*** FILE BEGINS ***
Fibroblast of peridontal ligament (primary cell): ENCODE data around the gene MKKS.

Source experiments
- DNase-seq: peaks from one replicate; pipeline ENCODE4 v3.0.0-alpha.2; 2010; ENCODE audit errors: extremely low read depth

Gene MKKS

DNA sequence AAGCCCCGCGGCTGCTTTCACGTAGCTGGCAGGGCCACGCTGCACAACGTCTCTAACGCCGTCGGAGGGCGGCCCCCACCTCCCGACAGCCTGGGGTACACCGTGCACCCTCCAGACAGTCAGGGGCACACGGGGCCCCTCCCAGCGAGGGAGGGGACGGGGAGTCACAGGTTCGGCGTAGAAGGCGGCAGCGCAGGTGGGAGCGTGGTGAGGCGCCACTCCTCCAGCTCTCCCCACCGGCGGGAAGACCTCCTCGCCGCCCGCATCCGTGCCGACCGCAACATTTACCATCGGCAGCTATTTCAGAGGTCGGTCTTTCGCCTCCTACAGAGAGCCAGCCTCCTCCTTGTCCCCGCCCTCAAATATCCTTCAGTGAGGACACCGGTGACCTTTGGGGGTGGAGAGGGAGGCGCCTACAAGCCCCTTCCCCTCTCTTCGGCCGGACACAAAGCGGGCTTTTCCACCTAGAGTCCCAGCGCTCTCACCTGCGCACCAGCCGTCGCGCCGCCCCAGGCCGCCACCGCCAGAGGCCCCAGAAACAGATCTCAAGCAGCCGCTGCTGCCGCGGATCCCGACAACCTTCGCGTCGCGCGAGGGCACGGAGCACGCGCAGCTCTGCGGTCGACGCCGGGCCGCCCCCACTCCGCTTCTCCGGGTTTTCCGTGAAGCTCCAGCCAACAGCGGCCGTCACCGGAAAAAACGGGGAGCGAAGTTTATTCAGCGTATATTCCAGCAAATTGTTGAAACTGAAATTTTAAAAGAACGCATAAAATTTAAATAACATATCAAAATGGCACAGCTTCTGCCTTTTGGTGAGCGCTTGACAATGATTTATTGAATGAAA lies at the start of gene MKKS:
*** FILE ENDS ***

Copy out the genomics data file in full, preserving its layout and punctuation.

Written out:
Fibroblast of peridontal ligament (primary cell): ENCODE data around the gene MKKS.

Source experiments
- DNase-seq: peaks from one replicate; pipeline ENCODE4 v3.0.0-alpha.2; 2010; ENCODE audit errors: extremely low read depth

Gene MKKS

DNA sequence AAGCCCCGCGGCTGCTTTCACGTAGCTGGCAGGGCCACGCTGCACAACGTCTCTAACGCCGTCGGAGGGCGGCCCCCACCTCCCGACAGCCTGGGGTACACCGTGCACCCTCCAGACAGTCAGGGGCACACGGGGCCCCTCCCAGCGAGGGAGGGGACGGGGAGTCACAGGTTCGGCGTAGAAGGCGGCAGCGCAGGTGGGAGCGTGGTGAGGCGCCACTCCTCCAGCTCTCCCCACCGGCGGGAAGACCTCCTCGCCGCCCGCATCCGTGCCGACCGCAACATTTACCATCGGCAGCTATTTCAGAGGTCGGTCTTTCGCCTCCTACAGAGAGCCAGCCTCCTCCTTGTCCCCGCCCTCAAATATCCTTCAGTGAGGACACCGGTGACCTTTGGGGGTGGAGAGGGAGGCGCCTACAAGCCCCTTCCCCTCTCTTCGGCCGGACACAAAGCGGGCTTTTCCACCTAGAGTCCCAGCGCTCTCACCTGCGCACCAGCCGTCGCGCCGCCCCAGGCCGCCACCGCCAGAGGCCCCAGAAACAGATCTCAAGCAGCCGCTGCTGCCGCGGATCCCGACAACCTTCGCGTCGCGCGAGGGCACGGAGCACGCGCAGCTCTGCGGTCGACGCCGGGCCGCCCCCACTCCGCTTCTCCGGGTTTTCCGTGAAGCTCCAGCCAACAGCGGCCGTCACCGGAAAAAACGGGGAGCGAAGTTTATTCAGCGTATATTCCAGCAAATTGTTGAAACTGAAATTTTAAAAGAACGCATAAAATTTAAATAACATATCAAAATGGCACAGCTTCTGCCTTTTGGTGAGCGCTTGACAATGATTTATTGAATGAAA lies at the start of gene MKKS: